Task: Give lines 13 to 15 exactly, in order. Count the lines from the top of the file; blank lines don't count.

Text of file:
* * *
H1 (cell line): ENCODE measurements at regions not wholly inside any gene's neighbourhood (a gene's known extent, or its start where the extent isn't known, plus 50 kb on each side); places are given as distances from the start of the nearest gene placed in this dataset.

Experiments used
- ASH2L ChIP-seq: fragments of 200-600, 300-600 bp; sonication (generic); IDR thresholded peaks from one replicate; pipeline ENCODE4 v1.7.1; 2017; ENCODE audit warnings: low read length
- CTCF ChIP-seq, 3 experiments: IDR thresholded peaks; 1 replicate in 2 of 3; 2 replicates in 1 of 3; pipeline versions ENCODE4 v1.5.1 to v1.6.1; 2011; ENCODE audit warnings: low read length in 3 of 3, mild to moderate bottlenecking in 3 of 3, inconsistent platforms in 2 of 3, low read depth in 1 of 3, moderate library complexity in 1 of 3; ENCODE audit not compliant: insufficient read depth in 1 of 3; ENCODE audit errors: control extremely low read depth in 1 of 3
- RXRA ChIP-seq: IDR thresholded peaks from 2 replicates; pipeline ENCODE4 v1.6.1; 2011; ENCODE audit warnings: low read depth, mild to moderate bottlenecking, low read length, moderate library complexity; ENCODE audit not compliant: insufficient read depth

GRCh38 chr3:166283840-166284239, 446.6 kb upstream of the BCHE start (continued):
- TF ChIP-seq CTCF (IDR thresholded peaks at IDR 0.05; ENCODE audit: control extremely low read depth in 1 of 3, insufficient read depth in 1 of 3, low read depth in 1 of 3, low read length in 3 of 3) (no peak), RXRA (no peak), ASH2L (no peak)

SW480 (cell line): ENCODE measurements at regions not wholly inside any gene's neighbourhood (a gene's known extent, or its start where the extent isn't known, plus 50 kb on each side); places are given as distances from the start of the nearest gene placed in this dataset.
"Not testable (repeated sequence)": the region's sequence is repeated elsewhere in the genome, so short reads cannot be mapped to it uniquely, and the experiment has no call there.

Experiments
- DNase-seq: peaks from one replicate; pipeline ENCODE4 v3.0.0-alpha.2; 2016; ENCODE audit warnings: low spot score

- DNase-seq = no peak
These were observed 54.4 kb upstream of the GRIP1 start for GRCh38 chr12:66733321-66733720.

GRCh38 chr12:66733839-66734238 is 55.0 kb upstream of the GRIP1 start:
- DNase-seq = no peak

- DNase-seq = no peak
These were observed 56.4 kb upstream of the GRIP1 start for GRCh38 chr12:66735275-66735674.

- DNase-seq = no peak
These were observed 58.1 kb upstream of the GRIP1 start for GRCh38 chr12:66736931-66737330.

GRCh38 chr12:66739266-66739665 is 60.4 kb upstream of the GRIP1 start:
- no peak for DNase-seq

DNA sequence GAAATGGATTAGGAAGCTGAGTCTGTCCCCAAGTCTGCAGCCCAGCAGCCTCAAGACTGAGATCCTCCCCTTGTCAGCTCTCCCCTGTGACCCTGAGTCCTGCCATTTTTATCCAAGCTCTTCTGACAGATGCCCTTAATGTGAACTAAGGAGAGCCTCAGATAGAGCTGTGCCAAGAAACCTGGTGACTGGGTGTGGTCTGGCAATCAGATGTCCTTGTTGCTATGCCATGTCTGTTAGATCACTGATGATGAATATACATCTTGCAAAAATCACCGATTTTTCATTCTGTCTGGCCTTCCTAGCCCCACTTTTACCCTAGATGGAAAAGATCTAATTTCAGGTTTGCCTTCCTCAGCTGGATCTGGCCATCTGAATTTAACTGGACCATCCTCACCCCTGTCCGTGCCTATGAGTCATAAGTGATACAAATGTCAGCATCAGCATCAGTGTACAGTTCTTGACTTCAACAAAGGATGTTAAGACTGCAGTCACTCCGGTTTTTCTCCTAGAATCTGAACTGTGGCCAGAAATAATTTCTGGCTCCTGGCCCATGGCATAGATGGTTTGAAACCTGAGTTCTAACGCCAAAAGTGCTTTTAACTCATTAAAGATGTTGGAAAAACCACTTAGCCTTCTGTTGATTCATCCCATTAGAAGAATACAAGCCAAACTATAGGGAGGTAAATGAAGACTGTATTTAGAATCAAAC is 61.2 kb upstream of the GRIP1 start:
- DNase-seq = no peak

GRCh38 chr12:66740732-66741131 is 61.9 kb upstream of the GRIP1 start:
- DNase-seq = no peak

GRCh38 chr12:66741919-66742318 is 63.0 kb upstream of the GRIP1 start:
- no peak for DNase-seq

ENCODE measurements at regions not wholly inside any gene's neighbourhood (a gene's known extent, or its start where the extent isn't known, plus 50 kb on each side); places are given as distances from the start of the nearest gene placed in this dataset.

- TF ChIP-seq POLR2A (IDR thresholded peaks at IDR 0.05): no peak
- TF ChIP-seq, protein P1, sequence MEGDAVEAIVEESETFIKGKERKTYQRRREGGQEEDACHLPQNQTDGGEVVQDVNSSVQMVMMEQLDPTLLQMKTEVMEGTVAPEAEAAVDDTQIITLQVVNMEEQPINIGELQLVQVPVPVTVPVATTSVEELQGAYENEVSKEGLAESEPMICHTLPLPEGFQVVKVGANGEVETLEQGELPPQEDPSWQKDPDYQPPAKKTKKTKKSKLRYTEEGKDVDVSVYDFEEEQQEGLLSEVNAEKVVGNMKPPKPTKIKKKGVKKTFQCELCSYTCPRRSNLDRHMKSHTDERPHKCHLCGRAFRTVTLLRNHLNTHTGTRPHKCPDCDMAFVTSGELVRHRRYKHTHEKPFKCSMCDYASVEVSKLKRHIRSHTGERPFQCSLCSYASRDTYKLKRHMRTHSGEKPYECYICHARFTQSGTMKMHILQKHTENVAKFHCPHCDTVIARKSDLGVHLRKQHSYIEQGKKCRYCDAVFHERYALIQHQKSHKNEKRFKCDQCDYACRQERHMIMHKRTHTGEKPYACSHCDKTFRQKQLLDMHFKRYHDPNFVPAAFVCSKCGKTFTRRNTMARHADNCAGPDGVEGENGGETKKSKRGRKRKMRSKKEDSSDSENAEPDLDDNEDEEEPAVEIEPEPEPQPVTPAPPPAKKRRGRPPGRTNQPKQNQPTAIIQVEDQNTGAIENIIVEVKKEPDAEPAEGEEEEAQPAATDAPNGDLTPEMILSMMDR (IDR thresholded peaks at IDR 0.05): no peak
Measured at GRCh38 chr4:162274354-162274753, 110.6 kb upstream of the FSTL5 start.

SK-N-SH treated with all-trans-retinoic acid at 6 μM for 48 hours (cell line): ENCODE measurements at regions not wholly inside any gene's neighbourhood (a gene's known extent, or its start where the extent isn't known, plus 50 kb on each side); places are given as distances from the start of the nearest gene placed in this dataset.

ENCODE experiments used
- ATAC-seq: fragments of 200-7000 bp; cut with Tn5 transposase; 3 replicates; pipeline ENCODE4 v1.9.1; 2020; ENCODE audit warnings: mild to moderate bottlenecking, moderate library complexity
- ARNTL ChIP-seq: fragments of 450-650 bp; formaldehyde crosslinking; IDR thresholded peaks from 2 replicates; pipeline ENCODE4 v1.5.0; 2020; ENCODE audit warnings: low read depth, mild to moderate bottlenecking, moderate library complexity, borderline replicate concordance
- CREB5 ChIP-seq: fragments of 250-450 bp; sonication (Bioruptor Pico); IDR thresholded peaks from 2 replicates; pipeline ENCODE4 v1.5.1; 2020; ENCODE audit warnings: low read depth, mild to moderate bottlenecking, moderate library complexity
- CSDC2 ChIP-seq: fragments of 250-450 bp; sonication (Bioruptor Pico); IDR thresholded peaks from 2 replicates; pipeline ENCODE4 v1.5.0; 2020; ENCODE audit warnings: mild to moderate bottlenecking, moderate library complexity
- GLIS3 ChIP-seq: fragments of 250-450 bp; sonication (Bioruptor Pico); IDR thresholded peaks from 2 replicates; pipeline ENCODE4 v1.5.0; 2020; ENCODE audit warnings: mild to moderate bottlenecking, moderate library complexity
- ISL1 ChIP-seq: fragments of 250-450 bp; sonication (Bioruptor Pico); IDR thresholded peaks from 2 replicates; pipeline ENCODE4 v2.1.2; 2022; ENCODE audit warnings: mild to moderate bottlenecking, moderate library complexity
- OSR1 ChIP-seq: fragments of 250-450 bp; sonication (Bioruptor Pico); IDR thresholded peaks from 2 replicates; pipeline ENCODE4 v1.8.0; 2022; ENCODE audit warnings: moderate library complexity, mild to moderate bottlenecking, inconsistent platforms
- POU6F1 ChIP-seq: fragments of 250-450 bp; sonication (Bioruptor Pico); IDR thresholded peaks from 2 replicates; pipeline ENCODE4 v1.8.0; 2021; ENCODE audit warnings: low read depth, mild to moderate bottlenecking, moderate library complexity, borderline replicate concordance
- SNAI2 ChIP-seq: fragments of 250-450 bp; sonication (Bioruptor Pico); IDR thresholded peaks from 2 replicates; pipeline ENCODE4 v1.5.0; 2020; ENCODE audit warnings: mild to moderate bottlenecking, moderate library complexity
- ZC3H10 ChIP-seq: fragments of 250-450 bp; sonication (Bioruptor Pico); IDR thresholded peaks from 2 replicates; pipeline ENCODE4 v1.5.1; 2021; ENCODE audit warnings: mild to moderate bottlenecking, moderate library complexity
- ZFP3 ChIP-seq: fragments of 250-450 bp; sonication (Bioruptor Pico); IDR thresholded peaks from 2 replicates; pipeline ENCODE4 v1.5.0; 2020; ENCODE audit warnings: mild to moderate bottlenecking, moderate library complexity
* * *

These were observed 54.4 kb upstream of the GRIP1 start for GRCh38 chr12:66733321-66733720.

GRCh38 chr12:66733839-66734238 is 55.0 kb upstream of the GRIP1 start:
- DNase-seq = no peak